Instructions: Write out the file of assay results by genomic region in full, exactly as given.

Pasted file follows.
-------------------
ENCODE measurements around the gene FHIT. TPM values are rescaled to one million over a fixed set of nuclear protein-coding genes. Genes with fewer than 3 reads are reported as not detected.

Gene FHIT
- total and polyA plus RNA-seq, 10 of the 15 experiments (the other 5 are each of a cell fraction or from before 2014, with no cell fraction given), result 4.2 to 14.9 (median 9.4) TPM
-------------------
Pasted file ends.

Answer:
ENCODE measurements around the gene FHIT. TPM values are rescaled to one million over a fixed set of nuclear protein-coding genes. Genes with fewer than 3 reads are reported as not detected.

Gene FHIT
- total and polyA plus RNA-seq, 10 of the 15 experiments (the other 5 are each of a cell fraction or from before 2014, with no cell fraction given), result 4.2 to 14.9 (median 9.4) TPM